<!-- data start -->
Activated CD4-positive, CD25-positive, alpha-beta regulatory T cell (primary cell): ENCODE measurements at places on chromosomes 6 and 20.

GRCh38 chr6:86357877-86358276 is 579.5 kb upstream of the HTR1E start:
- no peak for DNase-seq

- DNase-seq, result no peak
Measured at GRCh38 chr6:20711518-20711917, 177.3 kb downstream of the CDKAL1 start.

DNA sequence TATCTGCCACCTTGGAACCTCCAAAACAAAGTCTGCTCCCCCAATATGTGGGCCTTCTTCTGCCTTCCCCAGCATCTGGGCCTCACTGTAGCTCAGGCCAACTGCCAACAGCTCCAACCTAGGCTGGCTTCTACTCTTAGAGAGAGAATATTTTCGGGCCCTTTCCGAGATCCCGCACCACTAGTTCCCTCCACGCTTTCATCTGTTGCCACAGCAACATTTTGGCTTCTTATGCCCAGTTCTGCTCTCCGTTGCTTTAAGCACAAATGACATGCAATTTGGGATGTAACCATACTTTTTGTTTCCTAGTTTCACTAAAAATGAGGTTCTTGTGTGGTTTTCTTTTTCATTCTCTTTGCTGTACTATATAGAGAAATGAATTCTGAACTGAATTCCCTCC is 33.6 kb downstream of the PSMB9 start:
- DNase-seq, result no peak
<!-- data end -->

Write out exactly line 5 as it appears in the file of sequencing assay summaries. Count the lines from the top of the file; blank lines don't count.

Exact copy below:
Measured at GRCh38 chr6:20711518-20711917, 177.3 kb downstream of the CDKAL1 start.